#  the same network segment that this one's NAT_IF is on.  You will also need
#  to use the IP address assigned to the NAT_IF device, as that PC's default
#  gateway to the Internet.
NAT_IF=""

#  Forwarding of Ports
#
#  This allows you to forward ports to an internal host.  To use this feature,
#  simply specify an internal host to which you want to forward incoming
#  connections using the FORWARD_HOST directive.  Leaving it blank as in,
#  FORWARD_HOST="" will disable port forwarding.  Once you've specified a
#  host to which you want ports forwarded, you need to specify the ports.
#  This is done using the following two directives: FORWARD_TCP_PORTS
#  FORWARD_UDP_PORTS.  You may list multiple ports by separating them with
#  spaces.  For instance, if you wanted to forward incoming to TCP ports 22,
#  80, and 110, to an internal host with an IP address of 192.168.1.10, you
#  would use the following configuration:
#  FORWARD_HOST="192.168.1.10"
#  FORWARD_TCP_PORTS="22 80 110"
#  FORWARD_UDP_PORTS=""
FORWARD_HOST=""
FORWARD_TCP_PORTS=""
FORWARD_UDP_PORTS=""

#  Custom Rules
#
#  This allows the user to define non-standard or custom rules to be added
#  to the firewall policy.  It is STRONGLY RECOMMENDED that you only make
#  use of this if you understand iptables hirarchy and firewall design in
#  general!  Carelessly inserting rules into Ubuntu-firewall can easily
#  render it ineffective.  You have been warned!  Now, with all that out
#  of the way, here's how to do it.  First, you need to create a file that
#  contains the appropriate iptables commands, making certain that you have
#  the syntax correct.  When making your custom rules, you should probably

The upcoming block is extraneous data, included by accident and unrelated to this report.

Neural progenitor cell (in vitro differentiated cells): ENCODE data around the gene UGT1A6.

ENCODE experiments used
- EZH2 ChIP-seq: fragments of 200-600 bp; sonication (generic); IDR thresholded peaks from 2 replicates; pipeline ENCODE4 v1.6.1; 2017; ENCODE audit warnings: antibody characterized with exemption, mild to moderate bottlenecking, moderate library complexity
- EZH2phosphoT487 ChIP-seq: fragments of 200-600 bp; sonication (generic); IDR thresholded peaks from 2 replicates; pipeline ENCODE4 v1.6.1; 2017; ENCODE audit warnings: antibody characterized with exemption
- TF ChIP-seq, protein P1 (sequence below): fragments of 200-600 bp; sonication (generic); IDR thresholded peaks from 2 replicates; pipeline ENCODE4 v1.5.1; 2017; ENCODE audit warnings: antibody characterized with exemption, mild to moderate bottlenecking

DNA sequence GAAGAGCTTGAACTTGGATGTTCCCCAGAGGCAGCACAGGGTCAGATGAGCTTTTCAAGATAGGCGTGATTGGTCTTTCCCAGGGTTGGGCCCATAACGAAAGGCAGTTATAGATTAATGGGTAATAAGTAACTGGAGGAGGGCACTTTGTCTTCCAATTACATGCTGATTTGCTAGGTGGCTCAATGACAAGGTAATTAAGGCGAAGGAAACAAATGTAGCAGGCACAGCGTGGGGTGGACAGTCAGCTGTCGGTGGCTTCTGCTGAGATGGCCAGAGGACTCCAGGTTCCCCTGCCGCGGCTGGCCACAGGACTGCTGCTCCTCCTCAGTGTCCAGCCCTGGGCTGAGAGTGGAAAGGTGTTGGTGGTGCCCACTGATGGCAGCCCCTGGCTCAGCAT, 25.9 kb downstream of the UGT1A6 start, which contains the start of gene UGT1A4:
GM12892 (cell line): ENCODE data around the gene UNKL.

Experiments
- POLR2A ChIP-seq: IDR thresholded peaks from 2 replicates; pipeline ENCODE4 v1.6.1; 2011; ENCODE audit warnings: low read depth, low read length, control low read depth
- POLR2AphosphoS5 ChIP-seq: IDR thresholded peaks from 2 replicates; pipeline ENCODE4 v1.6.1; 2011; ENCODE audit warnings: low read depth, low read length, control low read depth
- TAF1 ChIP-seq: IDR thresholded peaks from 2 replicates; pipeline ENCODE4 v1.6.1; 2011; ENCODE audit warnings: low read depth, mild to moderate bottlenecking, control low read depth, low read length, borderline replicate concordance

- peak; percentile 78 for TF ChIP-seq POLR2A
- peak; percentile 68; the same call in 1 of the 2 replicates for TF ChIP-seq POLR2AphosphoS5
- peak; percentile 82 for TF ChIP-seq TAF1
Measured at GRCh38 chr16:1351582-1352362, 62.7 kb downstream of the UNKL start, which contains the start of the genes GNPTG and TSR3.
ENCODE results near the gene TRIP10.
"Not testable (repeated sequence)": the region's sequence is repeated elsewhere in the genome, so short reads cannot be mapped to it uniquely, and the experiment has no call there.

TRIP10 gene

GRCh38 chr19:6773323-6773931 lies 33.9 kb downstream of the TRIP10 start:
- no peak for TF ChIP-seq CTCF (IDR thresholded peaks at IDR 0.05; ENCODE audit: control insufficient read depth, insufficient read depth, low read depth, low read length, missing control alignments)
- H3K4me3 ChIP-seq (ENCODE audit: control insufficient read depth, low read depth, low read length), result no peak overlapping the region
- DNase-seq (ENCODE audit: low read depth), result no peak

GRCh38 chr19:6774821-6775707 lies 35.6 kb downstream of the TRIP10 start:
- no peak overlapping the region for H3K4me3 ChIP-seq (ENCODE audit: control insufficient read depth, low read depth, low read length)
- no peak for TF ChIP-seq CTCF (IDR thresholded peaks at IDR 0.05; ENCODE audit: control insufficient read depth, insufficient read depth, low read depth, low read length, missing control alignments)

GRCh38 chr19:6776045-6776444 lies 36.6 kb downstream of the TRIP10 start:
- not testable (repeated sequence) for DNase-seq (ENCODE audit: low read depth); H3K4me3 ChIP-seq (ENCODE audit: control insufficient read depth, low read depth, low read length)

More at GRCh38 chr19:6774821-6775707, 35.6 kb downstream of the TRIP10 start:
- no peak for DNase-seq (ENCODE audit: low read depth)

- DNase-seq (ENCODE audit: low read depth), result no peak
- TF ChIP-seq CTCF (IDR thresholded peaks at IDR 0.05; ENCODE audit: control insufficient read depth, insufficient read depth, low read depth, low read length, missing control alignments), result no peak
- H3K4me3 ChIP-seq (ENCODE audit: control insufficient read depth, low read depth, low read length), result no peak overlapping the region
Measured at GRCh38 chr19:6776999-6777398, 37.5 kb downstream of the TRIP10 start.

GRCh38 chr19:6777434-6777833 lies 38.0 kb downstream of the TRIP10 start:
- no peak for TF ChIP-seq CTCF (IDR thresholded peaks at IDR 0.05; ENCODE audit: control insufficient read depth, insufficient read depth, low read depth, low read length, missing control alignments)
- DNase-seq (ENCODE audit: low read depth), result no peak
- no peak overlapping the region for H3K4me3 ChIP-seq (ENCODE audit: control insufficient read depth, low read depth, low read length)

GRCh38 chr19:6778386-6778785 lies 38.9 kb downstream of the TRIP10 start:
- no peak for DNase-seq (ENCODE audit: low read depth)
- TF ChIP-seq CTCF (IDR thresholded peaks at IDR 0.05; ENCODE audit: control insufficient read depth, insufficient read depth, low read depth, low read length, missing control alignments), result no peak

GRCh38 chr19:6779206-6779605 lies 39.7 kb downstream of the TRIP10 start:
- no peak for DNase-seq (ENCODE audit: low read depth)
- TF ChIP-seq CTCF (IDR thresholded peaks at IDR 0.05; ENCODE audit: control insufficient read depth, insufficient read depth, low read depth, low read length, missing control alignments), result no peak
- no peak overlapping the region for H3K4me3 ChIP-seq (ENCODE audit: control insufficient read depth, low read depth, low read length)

#  test each of them, one-at-a-time at the command prompt to verify that they
#  work as expected.  You may define as many custom rules as you like but
#  remember, usually the simpler the firewall ruleset, the more robust it
#  tends to be.  Take special care to make sure that any rules you define,
#  don't sabotage other rules listed below it.  Once you have your file
#  populated with your custom rules, save it and set the CUSTOM_RULES directive
#  to point to your file. Ex: CUSTOM_RULES="/etc/default/custom_firewall_rules"
#  If you don't have any reason to use custom rules, then simply leave
#  CUSTOM_RULES blank as in, CUSTOM_RULES="".
CUSTOM_RULES="/etc/default/custom_firewall_rules"


Dans 


# sudo gedit /etc/default/custom_firewall_rules
#ip de confience
TRUSTED_HOST='127.0.0.1'
iptables -N SSH_WHITELIST
iptables -A SSH_WHITELIST -s $TRUSTED_HOST -m recent --remove --name SSH -j ACCEPT
# port 22
iptables -A INPUT -p tcp --dport 22 -m state --state NEW -m recent --set --name SSH
iptables -A INPUT -p tcp --dport 22 -m state --state NEW -j SSH_WHITELIST
iptables -A INPUT -p tcp --dport 22 -m state --state NEW -m recent --update --seconds 60 --hitcount 4 --rttl --name SSH -j ULOG --ulog-prefix SSH_brute_force
iptables -A INPUT -p tcp --dport 22 -m state --state NEW -m recent --update --seconds 60 --hitcount 4 --rttl --name SSH -j DROP

# pour VLC # iptables -A INPUT -s 212.27.38.253 -d 192.168.0.1 -p udp --sport 32750:32950 --dport 31336 -m state --state ! INVALID -j ACCEPT # iptables -A INPUT -s 192.168.0.1 -d 228.67.43.91 -p udp --sport 15947 --dport 15947 -m state --state ! INVALID -j ACCEPT # pour Homeplayer ou Jukebox player # iptables -A INPUT -p tcp -s 212.27.38.253 --dport 8080 -j ACCEPT